Moreover, it is well recognized that a removal petition, which is required to state the grounds for removal, cannot be amended substantively after the 30-day window for filing of the petition has closed:

A notice of removal is required to contain a "short and plain statement of the grounds for removal." 28 U.S.C. § 1446(a). The notice of removal generally must be filed within thirty days after the receipt of the initial state court pleading. 28 U.S.C. § 1446(b). A defendant may not amend its notice of removal after this thirty-day period to remedy a substantive defect in the petition. In Stuart v. Adelphi Univ., No. 94 Civ. 4698, 1994 WL 455181 (S.D.N.Y. Aug. 19, 1994), the court explained: Courts generally agree that such leave [to amend a notice of removal] should be given only [when] the proposed amendments are technical in nature or merely serve to clarify what was contained in the original notice for removal, but not when the proposed amendment aims to remedy a fundamental defect in the original notice of removal or attempts to add a new ground for removal.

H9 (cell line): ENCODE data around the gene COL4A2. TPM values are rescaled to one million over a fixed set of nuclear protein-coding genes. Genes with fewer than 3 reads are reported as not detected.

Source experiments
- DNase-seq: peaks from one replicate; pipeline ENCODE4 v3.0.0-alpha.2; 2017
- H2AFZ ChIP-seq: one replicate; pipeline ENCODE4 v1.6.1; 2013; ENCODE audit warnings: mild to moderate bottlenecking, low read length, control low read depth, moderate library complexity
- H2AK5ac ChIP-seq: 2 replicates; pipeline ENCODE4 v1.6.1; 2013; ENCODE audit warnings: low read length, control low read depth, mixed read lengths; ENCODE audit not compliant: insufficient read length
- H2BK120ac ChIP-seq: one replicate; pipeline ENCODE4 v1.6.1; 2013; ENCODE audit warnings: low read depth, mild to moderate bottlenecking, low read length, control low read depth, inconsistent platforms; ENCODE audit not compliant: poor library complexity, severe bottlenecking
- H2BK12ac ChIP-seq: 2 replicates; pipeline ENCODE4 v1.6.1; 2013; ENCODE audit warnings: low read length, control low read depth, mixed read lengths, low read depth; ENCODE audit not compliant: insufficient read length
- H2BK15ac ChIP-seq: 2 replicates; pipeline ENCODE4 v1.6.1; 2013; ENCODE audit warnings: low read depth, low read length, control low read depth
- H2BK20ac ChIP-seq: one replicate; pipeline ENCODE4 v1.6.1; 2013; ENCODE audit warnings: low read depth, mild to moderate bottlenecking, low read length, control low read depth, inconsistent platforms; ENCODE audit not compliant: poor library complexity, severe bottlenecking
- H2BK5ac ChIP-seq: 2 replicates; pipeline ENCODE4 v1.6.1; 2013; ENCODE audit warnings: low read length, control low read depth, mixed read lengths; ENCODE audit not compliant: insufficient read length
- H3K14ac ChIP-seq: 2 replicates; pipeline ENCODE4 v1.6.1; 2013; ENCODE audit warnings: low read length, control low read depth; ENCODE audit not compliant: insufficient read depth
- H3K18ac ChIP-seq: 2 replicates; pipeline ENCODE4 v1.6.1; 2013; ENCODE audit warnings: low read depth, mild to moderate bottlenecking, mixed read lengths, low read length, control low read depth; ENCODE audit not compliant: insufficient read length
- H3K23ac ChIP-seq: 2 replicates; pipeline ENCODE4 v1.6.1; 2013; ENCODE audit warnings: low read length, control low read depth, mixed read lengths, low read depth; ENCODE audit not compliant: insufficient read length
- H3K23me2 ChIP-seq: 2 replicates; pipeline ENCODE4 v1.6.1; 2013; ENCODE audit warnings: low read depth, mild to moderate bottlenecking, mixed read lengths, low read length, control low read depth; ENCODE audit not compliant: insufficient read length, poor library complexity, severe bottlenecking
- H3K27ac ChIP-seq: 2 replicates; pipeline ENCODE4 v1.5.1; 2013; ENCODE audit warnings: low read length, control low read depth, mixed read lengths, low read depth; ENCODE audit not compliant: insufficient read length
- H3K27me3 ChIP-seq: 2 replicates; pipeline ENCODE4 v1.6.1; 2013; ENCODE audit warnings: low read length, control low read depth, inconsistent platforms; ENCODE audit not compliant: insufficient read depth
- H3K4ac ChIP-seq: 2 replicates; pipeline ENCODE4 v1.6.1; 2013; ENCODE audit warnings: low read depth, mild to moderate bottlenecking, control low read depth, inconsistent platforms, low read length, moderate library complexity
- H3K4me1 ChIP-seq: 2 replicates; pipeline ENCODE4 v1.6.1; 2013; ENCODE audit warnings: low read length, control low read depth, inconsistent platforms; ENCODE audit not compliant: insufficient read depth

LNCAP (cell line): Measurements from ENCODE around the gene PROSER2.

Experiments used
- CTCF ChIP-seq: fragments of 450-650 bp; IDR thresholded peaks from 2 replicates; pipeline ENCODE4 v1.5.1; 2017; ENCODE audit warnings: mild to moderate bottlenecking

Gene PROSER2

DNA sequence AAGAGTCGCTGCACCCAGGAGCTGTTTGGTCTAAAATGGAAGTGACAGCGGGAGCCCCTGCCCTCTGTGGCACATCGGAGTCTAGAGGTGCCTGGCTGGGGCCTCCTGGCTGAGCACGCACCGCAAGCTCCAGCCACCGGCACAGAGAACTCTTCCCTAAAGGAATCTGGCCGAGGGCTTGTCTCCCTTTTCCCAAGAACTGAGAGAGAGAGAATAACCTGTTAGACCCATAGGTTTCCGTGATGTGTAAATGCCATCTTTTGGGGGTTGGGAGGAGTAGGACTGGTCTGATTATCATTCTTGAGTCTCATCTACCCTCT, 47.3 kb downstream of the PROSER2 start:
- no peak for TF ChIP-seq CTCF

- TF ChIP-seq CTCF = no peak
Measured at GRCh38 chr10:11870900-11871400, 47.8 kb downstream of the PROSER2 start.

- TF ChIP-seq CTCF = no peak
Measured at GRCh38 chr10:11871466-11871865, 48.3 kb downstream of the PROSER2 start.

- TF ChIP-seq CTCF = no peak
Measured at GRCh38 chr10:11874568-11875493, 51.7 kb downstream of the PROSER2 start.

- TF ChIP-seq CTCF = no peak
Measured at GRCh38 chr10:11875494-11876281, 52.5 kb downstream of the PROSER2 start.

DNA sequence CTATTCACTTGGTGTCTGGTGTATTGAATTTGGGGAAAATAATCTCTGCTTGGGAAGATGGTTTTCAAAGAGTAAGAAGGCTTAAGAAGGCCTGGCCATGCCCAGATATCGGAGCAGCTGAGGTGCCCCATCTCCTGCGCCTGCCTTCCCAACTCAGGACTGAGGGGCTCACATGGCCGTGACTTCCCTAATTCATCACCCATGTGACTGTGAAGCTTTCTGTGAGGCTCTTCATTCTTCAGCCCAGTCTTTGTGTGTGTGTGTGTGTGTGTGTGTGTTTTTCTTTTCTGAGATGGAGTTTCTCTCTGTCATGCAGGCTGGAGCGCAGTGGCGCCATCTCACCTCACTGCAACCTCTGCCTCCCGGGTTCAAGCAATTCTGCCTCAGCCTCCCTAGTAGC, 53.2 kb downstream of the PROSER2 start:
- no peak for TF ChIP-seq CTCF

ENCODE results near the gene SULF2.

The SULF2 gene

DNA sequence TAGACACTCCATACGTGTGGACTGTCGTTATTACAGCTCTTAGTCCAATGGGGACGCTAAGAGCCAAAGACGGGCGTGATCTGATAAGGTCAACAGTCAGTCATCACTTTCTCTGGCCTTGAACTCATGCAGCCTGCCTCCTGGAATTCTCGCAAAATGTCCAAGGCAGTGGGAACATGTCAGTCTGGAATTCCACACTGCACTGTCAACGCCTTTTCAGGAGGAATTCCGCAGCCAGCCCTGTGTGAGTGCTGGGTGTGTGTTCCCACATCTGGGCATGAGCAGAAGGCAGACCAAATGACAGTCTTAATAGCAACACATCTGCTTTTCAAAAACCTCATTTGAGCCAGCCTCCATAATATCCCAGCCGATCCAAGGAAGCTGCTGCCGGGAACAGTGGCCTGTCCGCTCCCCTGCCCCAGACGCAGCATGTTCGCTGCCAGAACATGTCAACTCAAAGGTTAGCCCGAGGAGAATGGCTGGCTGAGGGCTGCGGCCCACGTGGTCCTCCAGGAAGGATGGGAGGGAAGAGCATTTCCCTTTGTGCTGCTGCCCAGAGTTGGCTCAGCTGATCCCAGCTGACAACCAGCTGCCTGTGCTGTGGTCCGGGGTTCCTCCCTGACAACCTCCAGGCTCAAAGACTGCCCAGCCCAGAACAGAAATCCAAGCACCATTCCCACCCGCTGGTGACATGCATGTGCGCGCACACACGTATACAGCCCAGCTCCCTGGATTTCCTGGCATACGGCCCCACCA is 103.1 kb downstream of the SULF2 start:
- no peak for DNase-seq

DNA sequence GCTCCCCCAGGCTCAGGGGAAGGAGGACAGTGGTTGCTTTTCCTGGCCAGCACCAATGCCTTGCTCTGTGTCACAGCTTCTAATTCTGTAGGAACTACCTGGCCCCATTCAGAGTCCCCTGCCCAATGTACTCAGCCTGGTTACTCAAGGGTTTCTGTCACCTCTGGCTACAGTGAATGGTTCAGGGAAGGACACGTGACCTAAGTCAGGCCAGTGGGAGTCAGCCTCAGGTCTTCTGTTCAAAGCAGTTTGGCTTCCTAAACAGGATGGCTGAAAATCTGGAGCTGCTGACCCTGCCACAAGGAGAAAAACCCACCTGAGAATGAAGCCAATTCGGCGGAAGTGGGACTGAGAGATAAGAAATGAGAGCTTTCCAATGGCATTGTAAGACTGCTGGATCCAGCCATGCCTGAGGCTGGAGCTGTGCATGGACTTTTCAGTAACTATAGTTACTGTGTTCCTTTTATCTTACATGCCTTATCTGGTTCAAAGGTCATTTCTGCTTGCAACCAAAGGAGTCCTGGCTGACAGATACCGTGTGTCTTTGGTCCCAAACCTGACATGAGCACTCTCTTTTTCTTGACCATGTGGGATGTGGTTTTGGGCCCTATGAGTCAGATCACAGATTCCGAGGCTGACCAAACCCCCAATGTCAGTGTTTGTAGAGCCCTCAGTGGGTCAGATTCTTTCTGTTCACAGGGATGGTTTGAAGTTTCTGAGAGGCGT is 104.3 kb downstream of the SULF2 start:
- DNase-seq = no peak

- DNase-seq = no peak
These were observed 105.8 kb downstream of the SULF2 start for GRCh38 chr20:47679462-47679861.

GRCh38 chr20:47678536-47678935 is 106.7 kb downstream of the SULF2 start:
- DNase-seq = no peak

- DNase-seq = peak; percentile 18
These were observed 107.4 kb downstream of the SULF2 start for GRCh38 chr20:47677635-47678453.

Wyant v. National R.R. Passenger Corp. , 881 F.Supp. 919, 924 (S.D.N.Y. 1995).

Defendants argue that Plaintiffs have waived their right to challenge the exercise of diversity jurisdiction over this removed case because they did not file a motion to remand within thirty days after the filing of Defendant's Notices of Removal. See 28 U.S.C. § 1447(c). Instead, Plaintiffs stated in response to the Notices that they "did not oppose removal on Edge Act removal grounds." (See Consolidated Complaint, docket entry no. 14 at ¶ 59, CAC, docket entry no. 24 at ¶ 59.) The Second Circuit has since ruled that the Edge Act does not provide a ground for subject matter jurisdiction in a case like the instant one. See Am. Int'l Grp. v. Bank of Am. Corp. , 712 F.3d 775 (2d Cir. 2013). In their submission, Defendants concede that the Edge Act provides no proper basis for removal.